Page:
A similar, if not as logical method is the window technique. Strictly speaking, it doesn’t have that much to do with 180 degrees, but it takes the element of the silver screen quite literally.
The interactive 360-degree series Fire Escape (available on Daydream headsets and on the Google Play Store) aptly demonstrates my meaning: as the player, I am stood on a fire escape, looking over the courtyard through my neighbors’ windows – they are the story’s protagonists. There, I witness a murder and can sometimes communicate with the people on the opposite side of the courtyard. It’s a nice idea put forth by the production company that was also behind Hero – but unfortunately, it feels a bit like a step back towards the distant times of 2D.
The film Ctrl by the makers of the highly esteemed film Lucid also uses this idea; in this case, however, the action doesn’t play out through a physical window, but in a video chat window. The spectator follows the story in classic 2D on a virtual screen, which in this case makes more sense to me than spying on your neighbors across the courtyard.
Both examples skillfully play with the images’ borders (that is, the window’s or the screen’s) by also having things happen beyond the visible areas, perceivable only as sounds.
Incidentally, the use of computer screens often finds its way into VR video games, such as Kobold. For example, one of the characters recounts the game’s background within a YouTube video on a virtual laptop. Other variants such as video cassettes or TV screens are also frequently employed to this end.
Type 3: Perspective and Camera Positioning
The most elegant tricks, of course, are the ones you never even notice. Indeed, most 360-degree and even some VR films employ a 180-degree perspective – if not always, at least on some occasions. You need to look out for this! The concept is closely related to other techniques for directing the audience’s attention.
Walls Behind, Stage in Front
Directing attention using 180-degree-based storytelling is conceivably simple. A fictitious example of which would be if I were standing in a hallway in a 360-degree film, with my back against a wall, looking into a room in front of me. Why should I – apart from, possibly, a quick peek to realize that nothing of importance is there – look at the wall instead of peering into the room? There simply is no reason, especially when the wall has been designed to be spectacularly drab. I, Philip, an older 360-degree film available on the Arte360 app, employs this technique in almost all of its scenes.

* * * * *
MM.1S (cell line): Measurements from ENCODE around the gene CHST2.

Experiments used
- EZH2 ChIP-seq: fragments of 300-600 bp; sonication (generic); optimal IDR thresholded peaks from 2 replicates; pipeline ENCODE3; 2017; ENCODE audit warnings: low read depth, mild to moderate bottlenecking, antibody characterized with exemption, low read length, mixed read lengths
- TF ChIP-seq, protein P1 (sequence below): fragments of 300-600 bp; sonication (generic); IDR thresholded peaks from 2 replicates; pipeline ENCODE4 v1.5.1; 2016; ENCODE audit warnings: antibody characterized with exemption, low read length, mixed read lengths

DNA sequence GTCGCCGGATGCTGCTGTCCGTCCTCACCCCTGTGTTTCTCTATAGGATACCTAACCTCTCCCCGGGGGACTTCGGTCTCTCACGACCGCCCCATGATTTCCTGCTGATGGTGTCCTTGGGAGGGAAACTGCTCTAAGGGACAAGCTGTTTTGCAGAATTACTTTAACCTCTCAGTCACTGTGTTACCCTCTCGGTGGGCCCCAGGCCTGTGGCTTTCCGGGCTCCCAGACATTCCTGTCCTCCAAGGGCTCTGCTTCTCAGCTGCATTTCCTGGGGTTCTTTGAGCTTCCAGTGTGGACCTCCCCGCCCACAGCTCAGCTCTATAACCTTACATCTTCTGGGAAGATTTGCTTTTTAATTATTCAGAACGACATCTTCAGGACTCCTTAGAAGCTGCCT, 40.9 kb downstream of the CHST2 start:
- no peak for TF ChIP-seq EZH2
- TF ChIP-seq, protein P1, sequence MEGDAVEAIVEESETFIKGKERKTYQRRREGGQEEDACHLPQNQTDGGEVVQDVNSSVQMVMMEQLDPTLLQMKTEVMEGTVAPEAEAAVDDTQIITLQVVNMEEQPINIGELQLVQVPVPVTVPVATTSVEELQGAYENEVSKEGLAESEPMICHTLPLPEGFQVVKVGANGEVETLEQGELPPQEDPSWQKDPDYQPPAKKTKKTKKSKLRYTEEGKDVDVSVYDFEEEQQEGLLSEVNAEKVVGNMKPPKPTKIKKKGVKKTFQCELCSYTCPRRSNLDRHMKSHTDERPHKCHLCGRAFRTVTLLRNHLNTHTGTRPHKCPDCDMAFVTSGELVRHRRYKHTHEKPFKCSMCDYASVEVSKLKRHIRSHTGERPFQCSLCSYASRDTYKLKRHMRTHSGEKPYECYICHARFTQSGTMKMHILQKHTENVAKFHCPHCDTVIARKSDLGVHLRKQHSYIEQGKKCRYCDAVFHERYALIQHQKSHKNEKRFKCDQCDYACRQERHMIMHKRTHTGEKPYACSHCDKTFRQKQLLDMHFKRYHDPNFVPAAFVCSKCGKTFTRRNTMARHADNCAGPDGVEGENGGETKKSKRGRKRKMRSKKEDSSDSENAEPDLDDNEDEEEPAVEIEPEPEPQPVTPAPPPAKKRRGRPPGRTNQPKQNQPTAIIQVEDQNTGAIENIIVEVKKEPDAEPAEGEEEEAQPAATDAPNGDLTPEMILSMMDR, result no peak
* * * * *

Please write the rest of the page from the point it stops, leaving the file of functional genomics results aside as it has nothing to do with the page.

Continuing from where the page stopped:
To cite a few actual VR films instead of only 360-degree films as examples of this technique: Penrose productions The Rose and I, Allumette,and Arden’s Wake actually pinch their approach from theater. Here, the audience looks at (and into) a cute miniature world laid out in front, while behind, the ever-same clouds or seas go by their business. Only occasionally, a little ship will come sailing in from this side. Apart from these situations, however, the majority of the action takes place in the main direction.
Subtly Direct the Audience
The method becomes even more ingenious when one half of the 360-degree environment is filled with just a bit fewer details than the other, without losing all significance, though. Curious as we as humans are, we instinctively turn our attention to the more exciting side. Antoine Cayrol, VR producer of I, Philip and founder of Atlas V (called Okio Studios back then) revealed this neat trick at a symposium in 2017. In order to actually achieve this, he works very closely with the films’ set designers to coordinate this focus.
A further possibility is to slightly darken one hemisphere or blur it almost imperceptibly. Alteration, which followed I, Philip, and was also produced by Antoine Cayrol, uses this trick in a number of scenes.
Another slightly older 360-degree film called My Brother’s Keeper, applies a very similar idea in many scenes. Here, however, a thick fog only permits you to look in one direction (and, besides, also allows multiple perspectives).
Naturally, knowing exactly where the viewer will be facing is elementary for VR and 360-degree films; even more so for editing purposes in 360 degrees. Here, cuts usually also entail a change of location. If I was looking away from a wall and into a room before, I shouldn’t be standing with my nose buried into some other wall following a cut (that is, at the new location) – I should be looking in the right direction from the beginning. Jessica Brillhart explains this nicely in this video.
If desired, techniques such as these allow producers to essentially retain a 180-degree perspective throughout the entire film – without ever having to cut away half the picture.
Bottom Line: 180 Degrees is a Storytelling Device Within 360 Degrees
In recent times, the subject has garnered a lot of attention with high-profile productions such as The Limit that interpret 180 degrees in a very drastic way. In truth, however, The Limit by no means reinvents storytelling in 180 degrees.
The 180 degree field of view is a well-tried narrative device that (with the exception of the porn industry) does not exist as an addition to 360-degree film, but as a part of it.
While the origins of 360-degree film saw viewers’ gazes dart across half the sphere every couple of seconds, and something exciting was happening on the opposite end at any given moment, little by little, filmmakers developed methods for directing viewers’ attention effectively; one of them being the focus on the “hemisphere” right in front of the audience’s eyes.
In VR, where viewers and players can not only look around, but also roam the premises, the directing attention gets a bit more complicated. That is why 180 degrees are hardly significant for “real” VR, except maybe in VR film, very story-driven VR games or individual scenes within them.
Can you think of more examples of 180-degree storytelling? Give me a shout – via this contact form or right here in the comments.
Translated by Jan Mc Greal